SAN DIEGO — Prominent food poisoning attorney Bill Marler spoke with FOX 5 about a series of recent outbreaks and recalls in San Diego County on the heels of a E. coli outbreak at a popular restaurant that left dozens sick.

“For a one restaurant E. Coli outbreak, it’s actually quite large and we haven’t seen outbreaks of that size at one restaurant for quite some time,” said Marler.

The outbreak at Miguel’s Cocina in 4S Ranch infected at least 35, leading to 10 hospitalizations and one death.

Marler believes the next steps in the lawsuits and investigation will be centered on which food product was the culprit. While meat was a common cause at the beginning of his career spanning three decades, he says that’s no longer the case.

“Now, where were seeing it is in cilantro, parsley, sprouts, other leafy greens, and that is really where consumers need to focus their attention,” he explained. “It’s where the risks are for restaurants, grocery stores and consumer products.”

A recent raw milk recall involving Fresno-based Raw Farm LLC caused 12 cases of Salmonella in San Diego County, according to health officials. Three of those cases were children who needed to be hospitalized.

Now, Marler is representing some who got sick both in San Diego and in Orange County.

“Raw milk is just a really known risk. If you’re an adult drinking it go ahead take the risk, but please consider not allowing, especially small children to drink it,” Marler said.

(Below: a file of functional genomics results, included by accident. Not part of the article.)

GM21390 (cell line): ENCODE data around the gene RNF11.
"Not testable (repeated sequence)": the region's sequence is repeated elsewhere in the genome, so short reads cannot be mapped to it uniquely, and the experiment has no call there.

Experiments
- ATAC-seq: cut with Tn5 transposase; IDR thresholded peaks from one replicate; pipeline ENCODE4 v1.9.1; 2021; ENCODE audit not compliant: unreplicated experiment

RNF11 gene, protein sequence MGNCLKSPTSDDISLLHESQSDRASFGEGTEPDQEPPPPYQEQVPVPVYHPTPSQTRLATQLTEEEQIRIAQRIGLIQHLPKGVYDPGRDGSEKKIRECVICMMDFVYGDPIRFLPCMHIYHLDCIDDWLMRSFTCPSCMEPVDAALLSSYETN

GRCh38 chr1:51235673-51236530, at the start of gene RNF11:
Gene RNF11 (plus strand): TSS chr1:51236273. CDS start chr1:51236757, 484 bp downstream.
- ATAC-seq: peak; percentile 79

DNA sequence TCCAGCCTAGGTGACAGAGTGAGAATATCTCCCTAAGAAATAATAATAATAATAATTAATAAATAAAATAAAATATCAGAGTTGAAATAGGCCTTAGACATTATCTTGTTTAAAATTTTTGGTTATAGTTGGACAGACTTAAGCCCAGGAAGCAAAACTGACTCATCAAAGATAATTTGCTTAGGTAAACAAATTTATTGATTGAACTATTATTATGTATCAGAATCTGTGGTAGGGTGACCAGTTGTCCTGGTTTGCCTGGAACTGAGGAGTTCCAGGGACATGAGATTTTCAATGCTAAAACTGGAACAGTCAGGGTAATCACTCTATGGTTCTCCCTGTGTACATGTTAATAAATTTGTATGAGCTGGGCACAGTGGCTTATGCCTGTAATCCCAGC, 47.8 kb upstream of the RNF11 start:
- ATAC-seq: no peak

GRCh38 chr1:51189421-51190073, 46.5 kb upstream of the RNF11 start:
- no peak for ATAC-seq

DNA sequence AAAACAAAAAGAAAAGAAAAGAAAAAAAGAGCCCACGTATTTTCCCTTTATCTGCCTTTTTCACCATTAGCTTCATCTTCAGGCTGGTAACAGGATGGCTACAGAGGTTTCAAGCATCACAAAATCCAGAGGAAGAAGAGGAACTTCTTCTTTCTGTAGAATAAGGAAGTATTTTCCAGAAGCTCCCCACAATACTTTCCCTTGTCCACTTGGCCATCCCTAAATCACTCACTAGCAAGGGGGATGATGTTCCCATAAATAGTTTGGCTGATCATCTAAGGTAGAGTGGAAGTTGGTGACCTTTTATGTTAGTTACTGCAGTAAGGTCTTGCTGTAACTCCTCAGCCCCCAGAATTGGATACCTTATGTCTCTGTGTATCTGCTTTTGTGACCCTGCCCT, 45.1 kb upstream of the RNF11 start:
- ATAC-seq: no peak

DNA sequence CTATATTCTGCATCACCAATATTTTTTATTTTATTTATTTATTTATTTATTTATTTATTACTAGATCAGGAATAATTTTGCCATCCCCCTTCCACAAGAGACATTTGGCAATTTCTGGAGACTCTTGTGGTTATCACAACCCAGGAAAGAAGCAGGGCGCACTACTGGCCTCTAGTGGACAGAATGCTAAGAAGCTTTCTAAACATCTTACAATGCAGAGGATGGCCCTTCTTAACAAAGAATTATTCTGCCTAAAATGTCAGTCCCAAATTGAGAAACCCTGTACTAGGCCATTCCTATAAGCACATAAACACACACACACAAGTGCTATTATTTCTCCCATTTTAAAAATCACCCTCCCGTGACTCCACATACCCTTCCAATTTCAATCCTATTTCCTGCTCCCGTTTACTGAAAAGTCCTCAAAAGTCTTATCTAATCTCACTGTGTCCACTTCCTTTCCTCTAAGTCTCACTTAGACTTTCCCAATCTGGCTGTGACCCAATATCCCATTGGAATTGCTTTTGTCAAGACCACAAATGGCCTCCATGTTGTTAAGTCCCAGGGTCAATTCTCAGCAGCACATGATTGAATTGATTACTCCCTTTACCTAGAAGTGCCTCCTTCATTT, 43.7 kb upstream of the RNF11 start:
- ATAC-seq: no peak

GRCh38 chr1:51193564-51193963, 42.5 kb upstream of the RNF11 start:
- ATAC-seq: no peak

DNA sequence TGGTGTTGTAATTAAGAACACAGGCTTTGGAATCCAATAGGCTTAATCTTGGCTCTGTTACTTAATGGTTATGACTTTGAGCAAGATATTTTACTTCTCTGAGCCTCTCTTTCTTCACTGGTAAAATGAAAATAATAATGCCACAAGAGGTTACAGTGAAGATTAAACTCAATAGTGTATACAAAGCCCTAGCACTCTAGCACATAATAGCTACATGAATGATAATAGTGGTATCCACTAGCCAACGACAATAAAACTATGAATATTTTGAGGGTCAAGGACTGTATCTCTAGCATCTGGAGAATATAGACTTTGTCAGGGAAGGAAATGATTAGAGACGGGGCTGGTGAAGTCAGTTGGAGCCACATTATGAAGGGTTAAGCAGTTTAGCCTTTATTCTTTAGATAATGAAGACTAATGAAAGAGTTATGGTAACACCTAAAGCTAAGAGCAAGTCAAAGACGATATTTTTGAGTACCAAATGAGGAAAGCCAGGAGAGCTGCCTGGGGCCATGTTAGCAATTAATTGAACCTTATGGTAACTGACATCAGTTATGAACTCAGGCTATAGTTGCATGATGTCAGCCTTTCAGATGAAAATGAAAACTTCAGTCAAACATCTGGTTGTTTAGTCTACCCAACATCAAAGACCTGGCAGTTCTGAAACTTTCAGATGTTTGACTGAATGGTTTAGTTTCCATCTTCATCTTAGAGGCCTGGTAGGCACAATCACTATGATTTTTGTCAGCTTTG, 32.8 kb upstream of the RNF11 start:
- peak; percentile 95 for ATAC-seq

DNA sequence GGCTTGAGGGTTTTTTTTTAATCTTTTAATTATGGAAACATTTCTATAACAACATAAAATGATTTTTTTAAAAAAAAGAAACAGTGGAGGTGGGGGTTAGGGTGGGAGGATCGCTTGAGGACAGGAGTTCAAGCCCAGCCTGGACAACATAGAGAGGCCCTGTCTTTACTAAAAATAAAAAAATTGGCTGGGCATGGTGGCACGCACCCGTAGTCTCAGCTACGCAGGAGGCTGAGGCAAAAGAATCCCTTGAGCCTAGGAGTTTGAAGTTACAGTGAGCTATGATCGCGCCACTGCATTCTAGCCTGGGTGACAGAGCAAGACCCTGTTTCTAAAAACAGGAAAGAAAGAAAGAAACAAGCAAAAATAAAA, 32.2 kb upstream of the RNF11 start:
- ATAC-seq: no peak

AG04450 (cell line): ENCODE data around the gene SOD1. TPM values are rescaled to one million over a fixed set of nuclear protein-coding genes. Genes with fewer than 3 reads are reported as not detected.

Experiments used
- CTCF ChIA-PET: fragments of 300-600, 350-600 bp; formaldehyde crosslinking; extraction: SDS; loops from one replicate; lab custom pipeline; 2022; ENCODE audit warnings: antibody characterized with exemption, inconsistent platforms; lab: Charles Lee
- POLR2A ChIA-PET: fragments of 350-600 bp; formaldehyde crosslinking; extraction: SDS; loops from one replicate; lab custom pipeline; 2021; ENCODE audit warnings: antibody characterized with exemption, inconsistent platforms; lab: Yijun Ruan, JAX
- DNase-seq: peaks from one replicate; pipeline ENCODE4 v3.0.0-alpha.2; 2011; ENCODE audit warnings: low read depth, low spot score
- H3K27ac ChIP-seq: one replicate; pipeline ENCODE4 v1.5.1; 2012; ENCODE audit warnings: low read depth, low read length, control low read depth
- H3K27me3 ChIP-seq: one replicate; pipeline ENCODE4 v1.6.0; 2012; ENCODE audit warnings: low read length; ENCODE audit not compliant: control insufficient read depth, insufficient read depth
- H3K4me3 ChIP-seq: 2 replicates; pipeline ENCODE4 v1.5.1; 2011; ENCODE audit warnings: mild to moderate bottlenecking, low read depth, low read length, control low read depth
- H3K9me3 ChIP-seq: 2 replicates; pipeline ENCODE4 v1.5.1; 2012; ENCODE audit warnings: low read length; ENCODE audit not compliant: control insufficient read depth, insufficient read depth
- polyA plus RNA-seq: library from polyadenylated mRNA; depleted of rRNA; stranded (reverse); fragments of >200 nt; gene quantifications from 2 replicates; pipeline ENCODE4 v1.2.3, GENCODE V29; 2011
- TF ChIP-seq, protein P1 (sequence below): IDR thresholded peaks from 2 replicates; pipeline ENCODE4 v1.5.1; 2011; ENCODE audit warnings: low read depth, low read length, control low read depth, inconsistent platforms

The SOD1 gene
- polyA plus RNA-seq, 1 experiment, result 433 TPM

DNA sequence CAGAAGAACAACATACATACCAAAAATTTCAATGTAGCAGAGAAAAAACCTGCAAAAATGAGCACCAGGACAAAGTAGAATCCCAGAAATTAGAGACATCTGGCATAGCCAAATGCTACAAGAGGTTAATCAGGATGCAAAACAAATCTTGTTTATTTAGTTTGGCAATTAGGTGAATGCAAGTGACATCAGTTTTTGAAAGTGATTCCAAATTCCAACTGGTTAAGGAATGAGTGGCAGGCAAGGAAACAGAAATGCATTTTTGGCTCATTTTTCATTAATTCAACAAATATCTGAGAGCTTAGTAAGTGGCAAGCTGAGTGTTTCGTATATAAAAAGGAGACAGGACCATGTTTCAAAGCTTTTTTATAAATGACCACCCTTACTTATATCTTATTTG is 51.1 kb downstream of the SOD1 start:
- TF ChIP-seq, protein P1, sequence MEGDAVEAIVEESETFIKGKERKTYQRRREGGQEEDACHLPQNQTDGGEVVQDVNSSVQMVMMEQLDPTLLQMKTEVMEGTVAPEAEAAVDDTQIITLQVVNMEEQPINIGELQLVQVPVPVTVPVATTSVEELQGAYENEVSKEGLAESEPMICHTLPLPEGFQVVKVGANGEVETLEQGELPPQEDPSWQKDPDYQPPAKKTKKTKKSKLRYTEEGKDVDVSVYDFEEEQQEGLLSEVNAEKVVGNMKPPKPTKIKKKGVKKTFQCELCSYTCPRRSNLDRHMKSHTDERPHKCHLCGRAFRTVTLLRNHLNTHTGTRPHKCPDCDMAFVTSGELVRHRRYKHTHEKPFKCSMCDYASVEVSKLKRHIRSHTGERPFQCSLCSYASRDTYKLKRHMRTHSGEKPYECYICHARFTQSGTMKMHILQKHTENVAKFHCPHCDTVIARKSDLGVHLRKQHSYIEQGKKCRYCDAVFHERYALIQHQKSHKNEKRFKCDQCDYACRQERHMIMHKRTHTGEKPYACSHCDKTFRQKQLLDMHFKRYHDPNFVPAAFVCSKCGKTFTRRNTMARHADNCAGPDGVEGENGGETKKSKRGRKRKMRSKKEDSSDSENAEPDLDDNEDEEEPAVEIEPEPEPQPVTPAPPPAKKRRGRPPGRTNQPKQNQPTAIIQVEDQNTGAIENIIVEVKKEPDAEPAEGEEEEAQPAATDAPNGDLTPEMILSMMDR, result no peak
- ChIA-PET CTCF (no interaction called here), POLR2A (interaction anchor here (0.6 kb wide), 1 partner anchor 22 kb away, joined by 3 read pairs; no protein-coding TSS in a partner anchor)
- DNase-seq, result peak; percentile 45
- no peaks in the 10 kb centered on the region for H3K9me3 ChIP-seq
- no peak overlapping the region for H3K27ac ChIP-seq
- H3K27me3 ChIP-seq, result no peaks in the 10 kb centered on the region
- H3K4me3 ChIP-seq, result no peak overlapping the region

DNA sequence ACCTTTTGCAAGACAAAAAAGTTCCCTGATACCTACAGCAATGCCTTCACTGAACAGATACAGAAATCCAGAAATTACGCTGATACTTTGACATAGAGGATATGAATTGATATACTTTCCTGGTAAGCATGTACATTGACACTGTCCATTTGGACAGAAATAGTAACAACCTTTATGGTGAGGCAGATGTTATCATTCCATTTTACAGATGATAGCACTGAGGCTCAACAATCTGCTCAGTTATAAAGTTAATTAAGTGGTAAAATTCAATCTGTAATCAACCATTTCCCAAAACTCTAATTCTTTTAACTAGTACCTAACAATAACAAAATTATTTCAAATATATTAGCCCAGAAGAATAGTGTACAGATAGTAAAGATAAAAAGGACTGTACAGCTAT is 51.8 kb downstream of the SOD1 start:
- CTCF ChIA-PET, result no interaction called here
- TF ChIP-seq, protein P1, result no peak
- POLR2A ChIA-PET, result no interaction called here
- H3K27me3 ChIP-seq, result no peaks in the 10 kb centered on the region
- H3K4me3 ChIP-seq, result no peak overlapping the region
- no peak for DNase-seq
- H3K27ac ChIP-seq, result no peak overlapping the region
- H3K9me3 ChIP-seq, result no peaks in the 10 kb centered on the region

The CDC cautions those who consume raw milk, as it has not undergone the process of pasteurization that kills disease-causing germs.

Aside from milk, salmonella has been connected to cantaloupe in several states, including California. A recall has been issued from all Malichita brand whole cantaloupes, Vinyard brand pre cut cantaloupes, and Aldi whole and pre-cut cantaloupe.

“The thing about cantaloupe is they’re very hard to clean and if they’re contaminated when you cut into it, the bacteria gets into the flesh of the cantaloupe and that’s how you get sick,” said Marler.

So far, 43 salmonella cases have been reported as a result of the outbreak spread by cantaloupe and 17 people have been hospitalized, according to the CDC.

“All of the people are with the same genetic fingerprint of salmonella, so we know they are all connected to each other, and I unfortunately think this outbreak is going to get larger,” said Marler. 

According to the CDC, roughly 3,000 people die each year due to foodborne illness. The groups who are the most at risk are young children, the elderly, and people with compromised immune systems.